Bailey was not in a discussing mood, so Buck let the old man talk, not trying to defend himself. “I don’t want any more of this nonsense about your having been there […] This is unacceptable and unforgivable, Cameron. I can’t have you as my executive editor. […] I don’t trust you. I should fire you.”

Oh. Well, I guess that’s resolved now. What better way for a story about a prominent news journalist grappling with including something controversial but he knows is true in a story that has the potential to cause a serious shift in the political landscape than ending it with… that journalist getting pulled from writing the story?

downton abbey dull moment

Wow, just none of the end of this story is very satisfying, is it? Actually, if you want to pause for a moment and think about why, there’s a simple answer: agency. Left Behind – for all its flaws – is at heart a story about people taking agency: they don’t believe in God, they experience personal conflict about their thoughts about God, and they choose to accept God. As an outline, that story works! Readers aren’t just interested in what happens to people; they should also how about how those specific people go through what happens to them.

But think about how much less interesting “people don’t believe in God, then they do” is as a story. And how much more like the latter Left Behind is when it resolves with 1) people make no personal decision about the antichrist, they just get brainwashed by him, and 2) man has a dangerous personal choice to make about spreading the truth, but it is taken away from him and he doesn’t seem to care.

monty python you're no fun anymore

Me, to a book about the antichrist taking control of the world. How did we get HERE?

Also a recurring theme that Left Behind doesn’t realize is a recurring theme, Buck totally doesn’t get that he’s in really deep shit:

“I can’t have you as my executive editor.”
“I’ll gladly go back to senior writer,” Buck said.
“Can’t go along with that either, pal. I want you out of New York. I’m going to put you in the Chicago bureau.”
“I’ll be happy to run that for you.”
Bailey shook his head. “You don’t get it, do you, Cameron?”

Maybe he’s just making an attempt to salvage his decline even though he knows it’s futile, but something feels more than a little dumb about “You’re being demoted.” “I could go back to my old job.” “No, you’re being really demoted.” “I could run another one of our offices.” “No, you’re… do you know what’s happening right now?”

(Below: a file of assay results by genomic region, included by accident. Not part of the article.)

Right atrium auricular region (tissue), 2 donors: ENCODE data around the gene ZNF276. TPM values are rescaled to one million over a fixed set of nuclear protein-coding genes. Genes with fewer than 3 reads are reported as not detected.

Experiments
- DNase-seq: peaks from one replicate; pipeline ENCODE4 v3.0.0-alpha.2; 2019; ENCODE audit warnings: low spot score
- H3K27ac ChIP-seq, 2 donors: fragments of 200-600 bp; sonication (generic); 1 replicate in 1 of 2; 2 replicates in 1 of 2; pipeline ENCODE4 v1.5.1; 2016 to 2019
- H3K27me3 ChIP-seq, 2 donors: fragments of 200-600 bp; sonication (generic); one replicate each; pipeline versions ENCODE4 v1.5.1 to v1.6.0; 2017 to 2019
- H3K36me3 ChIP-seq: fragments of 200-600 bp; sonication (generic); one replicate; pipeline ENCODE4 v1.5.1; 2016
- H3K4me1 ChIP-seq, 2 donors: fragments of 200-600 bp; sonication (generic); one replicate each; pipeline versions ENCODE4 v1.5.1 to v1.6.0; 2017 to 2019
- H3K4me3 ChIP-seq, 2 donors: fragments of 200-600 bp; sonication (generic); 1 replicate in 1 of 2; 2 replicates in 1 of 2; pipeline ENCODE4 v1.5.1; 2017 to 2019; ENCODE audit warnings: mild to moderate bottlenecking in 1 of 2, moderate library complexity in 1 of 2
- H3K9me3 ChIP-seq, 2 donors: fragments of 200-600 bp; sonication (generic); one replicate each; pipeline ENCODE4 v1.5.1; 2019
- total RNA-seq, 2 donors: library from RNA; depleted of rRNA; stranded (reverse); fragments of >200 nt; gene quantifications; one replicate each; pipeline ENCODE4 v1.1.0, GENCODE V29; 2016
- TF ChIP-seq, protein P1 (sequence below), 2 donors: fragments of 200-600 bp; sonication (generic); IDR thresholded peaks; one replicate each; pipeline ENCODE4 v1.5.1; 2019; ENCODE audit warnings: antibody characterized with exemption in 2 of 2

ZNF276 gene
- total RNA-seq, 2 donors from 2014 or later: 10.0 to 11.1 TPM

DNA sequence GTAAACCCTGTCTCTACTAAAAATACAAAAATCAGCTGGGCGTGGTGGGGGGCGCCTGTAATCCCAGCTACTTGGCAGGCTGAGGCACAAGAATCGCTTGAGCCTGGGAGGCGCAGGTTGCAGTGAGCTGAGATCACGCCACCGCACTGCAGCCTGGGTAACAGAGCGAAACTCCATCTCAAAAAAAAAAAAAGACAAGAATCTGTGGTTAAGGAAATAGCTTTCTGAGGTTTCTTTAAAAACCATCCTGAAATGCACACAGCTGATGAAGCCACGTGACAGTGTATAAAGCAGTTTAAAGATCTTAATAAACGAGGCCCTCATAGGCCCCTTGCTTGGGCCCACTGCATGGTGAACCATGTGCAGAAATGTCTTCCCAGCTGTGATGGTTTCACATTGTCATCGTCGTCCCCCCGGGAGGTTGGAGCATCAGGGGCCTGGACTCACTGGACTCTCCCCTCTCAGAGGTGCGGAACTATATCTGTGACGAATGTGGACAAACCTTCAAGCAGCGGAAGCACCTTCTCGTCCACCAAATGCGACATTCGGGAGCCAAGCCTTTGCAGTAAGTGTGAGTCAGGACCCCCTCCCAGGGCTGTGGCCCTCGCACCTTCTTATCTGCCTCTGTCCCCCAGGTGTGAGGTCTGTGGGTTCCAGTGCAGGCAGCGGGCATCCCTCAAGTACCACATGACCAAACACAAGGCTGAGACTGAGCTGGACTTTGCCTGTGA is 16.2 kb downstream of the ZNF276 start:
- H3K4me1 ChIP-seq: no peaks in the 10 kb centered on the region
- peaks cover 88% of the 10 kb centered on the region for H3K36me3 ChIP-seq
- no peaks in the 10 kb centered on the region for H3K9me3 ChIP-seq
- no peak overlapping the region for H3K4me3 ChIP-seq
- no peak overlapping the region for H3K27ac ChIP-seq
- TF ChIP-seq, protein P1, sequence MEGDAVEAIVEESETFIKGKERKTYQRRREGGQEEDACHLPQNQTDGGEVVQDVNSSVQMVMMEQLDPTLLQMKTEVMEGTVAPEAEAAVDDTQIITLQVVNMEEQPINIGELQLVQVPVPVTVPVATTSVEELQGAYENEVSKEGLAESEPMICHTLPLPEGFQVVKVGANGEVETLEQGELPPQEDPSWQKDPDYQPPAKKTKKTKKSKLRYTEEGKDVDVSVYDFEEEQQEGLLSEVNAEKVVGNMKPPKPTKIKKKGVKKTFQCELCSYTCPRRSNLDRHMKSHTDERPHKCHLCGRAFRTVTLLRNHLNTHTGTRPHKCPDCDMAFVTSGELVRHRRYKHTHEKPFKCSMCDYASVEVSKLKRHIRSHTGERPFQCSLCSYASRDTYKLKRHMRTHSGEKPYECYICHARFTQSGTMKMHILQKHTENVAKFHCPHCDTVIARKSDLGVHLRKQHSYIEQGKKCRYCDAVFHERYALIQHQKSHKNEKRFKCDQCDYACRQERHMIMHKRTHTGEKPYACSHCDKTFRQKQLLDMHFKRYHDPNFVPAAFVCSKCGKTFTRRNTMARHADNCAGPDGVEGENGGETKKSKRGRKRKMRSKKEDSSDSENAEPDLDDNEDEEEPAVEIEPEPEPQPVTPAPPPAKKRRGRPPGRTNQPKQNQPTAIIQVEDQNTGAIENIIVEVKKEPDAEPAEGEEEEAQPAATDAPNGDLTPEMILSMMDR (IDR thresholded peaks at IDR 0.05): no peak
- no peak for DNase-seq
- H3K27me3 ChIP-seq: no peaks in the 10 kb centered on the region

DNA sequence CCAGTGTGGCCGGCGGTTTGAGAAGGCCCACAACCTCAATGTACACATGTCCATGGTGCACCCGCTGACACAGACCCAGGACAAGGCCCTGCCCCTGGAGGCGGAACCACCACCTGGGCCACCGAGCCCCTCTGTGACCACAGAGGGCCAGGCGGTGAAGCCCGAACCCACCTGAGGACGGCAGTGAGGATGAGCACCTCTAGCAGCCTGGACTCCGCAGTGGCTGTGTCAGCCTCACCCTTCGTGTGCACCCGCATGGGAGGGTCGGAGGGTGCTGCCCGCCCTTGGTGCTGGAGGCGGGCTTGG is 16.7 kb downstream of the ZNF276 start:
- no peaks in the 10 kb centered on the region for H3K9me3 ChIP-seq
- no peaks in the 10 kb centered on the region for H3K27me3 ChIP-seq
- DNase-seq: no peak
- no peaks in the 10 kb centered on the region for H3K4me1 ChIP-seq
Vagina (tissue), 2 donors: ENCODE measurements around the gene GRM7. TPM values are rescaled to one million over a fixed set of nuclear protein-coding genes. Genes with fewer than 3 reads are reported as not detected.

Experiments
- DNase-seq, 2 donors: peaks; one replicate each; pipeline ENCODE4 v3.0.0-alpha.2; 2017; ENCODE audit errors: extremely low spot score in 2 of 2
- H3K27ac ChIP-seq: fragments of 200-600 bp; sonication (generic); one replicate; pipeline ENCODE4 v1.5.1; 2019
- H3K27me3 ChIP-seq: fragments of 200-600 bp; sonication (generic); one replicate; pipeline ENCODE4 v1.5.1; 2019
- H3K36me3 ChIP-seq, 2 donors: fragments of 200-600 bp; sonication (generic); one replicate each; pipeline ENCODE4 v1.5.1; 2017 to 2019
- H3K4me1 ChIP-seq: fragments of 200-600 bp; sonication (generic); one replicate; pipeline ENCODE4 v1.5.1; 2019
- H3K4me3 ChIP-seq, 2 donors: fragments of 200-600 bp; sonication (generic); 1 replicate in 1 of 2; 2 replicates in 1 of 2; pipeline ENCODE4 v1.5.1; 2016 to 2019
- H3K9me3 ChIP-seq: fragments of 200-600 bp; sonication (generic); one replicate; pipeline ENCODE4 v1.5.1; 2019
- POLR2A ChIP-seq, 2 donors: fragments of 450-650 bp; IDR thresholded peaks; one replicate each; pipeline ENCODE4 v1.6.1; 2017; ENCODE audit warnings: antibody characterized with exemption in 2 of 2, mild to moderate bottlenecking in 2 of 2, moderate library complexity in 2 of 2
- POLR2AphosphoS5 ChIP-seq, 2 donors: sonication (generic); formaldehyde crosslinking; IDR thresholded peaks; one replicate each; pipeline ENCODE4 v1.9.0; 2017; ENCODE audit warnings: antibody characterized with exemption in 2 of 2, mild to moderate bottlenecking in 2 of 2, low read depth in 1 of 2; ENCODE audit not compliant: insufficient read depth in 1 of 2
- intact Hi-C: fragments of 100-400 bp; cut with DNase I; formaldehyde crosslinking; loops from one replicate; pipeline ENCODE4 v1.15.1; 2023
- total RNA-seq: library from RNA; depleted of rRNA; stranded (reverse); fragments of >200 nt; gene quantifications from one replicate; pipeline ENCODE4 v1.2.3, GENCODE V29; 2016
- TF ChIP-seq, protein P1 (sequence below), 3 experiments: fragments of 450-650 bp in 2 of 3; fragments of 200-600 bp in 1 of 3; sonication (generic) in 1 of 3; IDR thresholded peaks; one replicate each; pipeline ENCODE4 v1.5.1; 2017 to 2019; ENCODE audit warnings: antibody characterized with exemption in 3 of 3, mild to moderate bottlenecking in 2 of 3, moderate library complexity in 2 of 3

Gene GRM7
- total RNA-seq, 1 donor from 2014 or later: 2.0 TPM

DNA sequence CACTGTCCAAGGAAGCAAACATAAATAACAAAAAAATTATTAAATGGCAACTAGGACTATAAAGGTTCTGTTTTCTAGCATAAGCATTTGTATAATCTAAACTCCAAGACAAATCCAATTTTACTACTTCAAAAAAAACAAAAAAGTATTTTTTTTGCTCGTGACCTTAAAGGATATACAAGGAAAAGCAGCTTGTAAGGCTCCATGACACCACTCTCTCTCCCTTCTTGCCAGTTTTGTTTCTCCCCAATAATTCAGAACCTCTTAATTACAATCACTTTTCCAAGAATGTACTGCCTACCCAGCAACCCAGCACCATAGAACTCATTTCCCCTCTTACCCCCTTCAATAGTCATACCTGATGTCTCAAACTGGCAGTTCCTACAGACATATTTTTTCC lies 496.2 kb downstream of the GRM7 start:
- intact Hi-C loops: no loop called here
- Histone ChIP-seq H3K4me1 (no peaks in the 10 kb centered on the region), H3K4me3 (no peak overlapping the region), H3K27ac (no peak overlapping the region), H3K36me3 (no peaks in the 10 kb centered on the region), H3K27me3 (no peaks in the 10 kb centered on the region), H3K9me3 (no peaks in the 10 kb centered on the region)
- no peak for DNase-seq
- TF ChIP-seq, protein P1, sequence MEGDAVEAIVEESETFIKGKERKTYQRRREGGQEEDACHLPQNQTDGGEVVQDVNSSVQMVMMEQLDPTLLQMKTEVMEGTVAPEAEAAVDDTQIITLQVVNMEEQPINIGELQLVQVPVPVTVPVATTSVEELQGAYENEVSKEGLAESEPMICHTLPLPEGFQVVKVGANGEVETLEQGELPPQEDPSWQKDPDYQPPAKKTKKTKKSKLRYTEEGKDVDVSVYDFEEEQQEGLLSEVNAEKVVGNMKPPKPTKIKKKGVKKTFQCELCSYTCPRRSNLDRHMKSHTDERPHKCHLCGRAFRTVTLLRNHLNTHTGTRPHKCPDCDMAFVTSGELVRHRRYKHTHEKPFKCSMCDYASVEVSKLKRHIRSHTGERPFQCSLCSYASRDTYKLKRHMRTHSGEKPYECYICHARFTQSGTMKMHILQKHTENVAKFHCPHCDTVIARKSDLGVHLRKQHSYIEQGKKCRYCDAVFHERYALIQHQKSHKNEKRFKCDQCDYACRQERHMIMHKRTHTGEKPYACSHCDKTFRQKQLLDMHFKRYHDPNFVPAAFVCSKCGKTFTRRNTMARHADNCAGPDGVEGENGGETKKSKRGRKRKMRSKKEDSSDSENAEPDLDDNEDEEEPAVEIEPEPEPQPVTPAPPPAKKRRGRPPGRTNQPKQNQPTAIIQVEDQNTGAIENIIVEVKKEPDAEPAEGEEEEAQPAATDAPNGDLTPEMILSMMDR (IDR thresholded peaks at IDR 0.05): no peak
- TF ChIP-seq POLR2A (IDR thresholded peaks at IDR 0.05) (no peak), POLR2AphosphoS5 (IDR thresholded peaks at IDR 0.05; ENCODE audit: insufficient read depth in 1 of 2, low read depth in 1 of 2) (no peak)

Meanwhile, in Rayford-Is-Totally-An-Important-Part-Of-This-Story Land, the Tribulation Force is still not a band watching the UN press conference on TV. They see no Buck, but they do see someone else that they know! Because this story about the end of the entire world pretty much just revolves around a half-dozen Americans.

“And my new personal assistant, having given up a career in the aviation industry…”
Rayford flopped into a chair.

my little pony fainting couch

At first, I was like “I can’t use a My Little Pony gif for this”, but then I was like, “Wait, of course I can.”

I’ve made this joke before too, but does seriously no one in this book think it’s a little weird that the new president of the world just announced a complete unknown flight attendant, who happens to be a young and attractive woman, to be his “personal assistant”? Does no one even think it’s a little weird that he added the bit about her giving up a career in the aviation industry? Like the entire world watching this is like, “Oh. Okay, this didn’t make sense, but now that I know that she left her previous job in a not-political field to do this job in a political field, I’m on board.”

Anyway, that’s the last we see of Rayford in this book, so his narrative arc in its entirety is going from “I don’t believe in God and want to have an affair with this sexy lady” to “I believe in God and now that lady is banging the actual Antichrist.” Good effort, Rayford.

Meanwhile, Buck’s story ends with his boss demoting him to being a staff writer in Chicago under “the woman who was Lucinda’s assistant”. I can only imagine how many times Left Behind 2: Even Further Left Behind mentions that Buck has to work for a woman who wears sensible shoes! I bet she takes none of Buck’s nonsense, what with her no-nonsense take on female fashion!

The book ends with Buck deciding to go straight to the airport to go straight to Chicago. And with a dramatic, totally-not-tacked-on proclamation:

The task of the Tribulation Force was clear and their goal nothing less than to stand and fight the enemies of God during the seven most chaotic years the planet would ever see.

I like how this book ends with “The task was clear”, because if there are two concepts that describe the character development or narrative of Left Behind, they are definitely not “tasks” or “clear”.

Posted in: Left Behind